6. it is incumbent on a party seeking the indulgence of the court to be allowed to raise a late claim to provide a good explanation for the delay;
  7. a much stricter view is taken nowadays of non-compliance with the Civil Procedure Rules and directions of the Court. The achievement of justice means something different now. Parties can no longer expect indulgence if they fail to comply with their procedural obligations because those obligations not only serve the purpose of ensuring that they conduct the litigation proportionately in order to ensure their own costs are kept within proportionate bounds but also the wider public interest of ensuring that other litigants can obtain justice efficiently and proportionately, and that the courts enable them to do so.
The Decision

The judge held that it was not unreasonable for the defendant to put off taking stock of the claimant’s position before making further investigations because the costs of making a full investigation would be expensive and time consuming (as had proven to be the case), particularly where the Defendant had reserved the right to do so expressly in correspondence. It was therefore entitled to know whether the claimants would issue proceedings before embarking on further and costly investigations.

Fortunately, for the defendant, no adjournment of the trial date would be required if the amendment was allowed.  There was sufficient time for the necessary steps to be taken following the amendment and the claimant had a real prospect of success.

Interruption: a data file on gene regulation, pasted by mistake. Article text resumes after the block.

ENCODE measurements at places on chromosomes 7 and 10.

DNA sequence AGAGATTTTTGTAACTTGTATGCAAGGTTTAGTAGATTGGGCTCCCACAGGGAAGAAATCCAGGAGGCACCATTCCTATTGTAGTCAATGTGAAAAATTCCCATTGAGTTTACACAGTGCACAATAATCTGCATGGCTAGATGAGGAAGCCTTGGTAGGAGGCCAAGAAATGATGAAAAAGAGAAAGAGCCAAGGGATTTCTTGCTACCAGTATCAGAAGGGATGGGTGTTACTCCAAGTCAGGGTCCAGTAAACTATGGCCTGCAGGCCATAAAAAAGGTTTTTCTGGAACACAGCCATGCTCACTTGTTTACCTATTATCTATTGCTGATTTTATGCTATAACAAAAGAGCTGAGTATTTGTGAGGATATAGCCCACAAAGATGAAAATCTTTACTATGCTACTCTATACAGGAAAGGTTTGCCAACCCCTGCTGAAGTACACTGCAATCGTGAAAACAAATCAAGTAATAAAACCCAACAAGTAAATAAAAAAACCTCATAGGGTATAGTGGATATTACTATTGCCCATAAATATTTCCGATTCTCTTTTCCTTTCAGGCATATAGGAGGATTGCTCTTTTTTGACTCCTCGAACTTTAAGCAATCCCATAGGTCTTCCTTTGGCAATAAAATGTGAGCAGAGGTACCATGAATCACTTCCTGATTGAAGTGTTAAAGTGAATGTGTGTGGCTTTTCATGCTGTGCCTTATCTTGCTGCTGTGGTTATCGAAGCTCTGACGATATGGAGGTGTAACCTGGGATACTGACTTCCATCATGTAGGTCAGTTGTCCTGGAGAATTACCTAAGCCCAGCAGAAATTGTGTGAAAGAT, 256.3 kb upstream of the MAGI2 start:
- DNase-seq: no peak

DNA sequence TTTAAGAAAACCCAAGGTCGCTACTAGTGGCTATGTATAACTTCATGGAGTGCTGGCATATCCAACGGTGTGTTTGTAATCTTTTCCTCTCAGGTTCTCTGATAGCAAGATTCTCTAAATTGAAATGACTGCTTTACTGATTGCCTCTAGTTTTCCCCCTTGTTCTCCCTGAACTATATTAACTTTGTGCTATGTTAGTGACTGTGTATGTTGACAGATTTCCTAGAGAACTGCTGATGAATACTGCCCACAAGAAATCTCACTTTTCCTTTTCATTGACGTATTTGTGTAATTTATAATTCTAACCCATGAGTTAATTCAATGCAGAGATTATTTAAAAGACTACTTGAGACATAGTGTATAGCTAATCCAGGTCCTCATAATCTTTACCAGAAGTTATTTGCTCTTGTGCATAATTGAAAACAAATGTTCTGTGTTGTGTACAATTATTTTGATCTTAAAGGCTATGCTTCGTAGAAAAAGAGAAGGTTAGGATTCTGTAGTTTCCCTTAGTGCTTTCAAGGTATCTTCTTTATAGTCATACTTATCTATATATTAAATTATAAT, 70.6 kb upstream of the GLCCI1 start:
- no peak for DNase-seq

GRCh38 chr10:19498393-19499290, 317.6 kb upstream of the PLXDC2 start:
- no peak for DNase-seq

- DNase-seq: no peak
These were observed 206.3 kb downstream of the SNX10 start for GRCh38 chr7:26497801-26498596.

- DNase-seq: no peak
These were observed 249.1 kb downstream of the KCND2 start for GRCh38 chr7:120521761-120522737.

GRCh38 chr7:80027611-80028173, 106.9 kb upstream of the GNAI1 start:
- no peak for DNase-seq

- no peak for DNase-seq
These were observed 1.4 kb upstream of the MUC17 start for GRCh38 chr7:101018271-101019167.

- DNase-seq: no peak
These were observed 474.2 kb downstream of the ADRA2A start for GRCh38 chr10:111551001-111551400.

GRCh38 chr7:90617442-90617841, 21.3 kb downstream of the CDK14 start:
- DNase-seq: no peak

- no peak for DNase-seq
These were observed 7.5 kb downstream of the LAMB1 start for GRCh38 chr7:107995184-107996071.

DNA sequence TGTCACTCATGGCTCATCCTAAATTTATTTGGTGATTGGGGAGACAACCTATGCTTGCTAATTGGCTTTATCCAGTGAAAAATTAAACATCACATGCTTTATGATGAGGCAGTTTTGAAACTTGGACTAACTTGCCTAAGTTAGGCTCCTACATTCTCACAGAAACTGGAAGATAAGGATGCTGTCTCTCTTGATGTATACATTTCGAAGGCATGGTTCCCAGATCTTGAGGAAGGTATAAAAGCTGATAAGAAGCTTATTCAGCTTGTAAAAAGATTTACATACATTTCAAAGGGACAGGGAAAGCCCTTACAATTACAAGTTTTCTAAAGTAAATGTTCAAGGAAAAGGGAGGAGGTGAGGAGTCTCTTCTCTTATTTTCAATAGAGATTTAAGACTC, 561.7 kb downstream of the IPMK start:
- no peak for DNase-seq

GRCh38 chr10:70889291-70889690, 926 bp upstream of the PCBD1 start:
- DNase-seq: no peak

At first glance it seems that the defendant was able to ride roughshod over the Protocols with impunity.  However, this belies the unusual circumstances of the case because the solicitors IT servers had to be reconstituted at considerable expense, the SRA had intervened and closed the solicitors practice, and there was then a lengthy and costly review of the files by independent counsel before they could be released to the defendant.  All this meant the costs of investigating the claim  by the defendant fully would be substantial and take considerable time. It was therefore not unreasonable for the defendant to hold off from incurring the very costly further investigations until it was known whether the claimants were pursuing the claim. Had it not been for these factors the claimants’ arguments may have carried more weight.

Wynterhill Comment

The outcome was not unsurprising on the facts with such sums at stake nor was the Claimants’ stance to the Defendant’s application to amend. It is always frustrating as policyholder lawyers to overcome an initial coverage defence articulated by insurers or their legal team in the pre-action stage, only to be met with further and more considered arguments following an initial challenge or more importantly after proceedings have been commenced and the potential cost risk to the policyholder has been activated.

The Defendant’s alleged failure to take the Pre-Action Protocol seriously raises wider questions about whether insurance coverage disputes should be shoe-horned into the general Practice Direction – Pre-Action Conduct and Protocols. The Pre-Action Protocol was not drafted with insurance coverage disputes in mind and, given the specific issues that arise in such disputes, arguably it is not fit for this purpose.  We believe there should be a bespoke Pre-Action Protocol for insurance coverage disputes that takes into account the many nuances involved with these disputes.

Wynterhill LLP

Dan Brooks and Roger Jones are Partners and coverage lawyers specialising in difficult or unusual coverage disputes for policyholders. They work with Top 100 Insurance Brokers across a broad spectrum of product lines.

This post is intended to provide guidance of a practical nature but does not contain legal advice or advice as to what action you should or should not take specific to your insurance needs or those of your business, or with regard to any particular situation.

This post is intended to provide guidance of a practical nature but does not contain legal advice or advice as to what action you should or should not take specific to your insurance needs or those of your business, or with regard to any particular situation.